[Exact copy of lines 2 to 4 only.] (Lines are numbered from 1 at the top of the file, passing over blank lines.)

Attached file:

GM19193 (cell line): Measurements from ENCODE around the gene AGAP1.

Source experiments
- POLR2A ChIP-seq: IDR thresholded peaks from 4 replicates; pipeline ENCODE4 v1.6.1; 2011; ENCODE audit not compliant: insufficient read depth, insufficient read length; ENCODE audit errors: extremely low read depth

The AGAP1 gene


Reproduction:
Source experiments
- POLR2A ChIP-seq: IDR thresholded peaks from 4 replicates; pipeline ENCODE4 v1.6.1; 2011; ENCODE audit not compliant: insufficient read depth, insufficient read length; ENCODE audit errors: extremely low read depth

The AGAP1 gene